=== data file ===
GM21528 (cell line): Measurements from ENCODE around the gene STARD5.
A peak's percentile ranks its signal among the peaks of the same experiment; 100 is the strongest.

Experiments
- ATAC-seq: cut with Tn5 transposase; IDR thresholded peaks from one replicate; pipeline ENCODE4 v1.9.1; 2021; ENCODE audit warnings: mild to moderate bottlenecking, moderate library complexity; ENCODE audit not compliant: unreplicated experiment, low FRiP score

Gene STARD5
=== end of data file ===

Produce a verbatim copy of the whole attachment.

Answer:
GM21528 (cell line): Measurements from ENCODE around the gene STARD5.
A peak's percentile ranks its signal among the peaks of the same experiment; 100 is the strongest.

Experiments
- ATAC-seq: cut with Tn5 transposase; IDR thresholded peaks from one replicate; pipeline ENCODE4 v1.9.1; 2021; ENCODE audit warnings: mild to moderate bottlenecking, moderate library complexity; ENCODE audit not compliant: unreplicated experiment, low FRiP score

Gene STARD5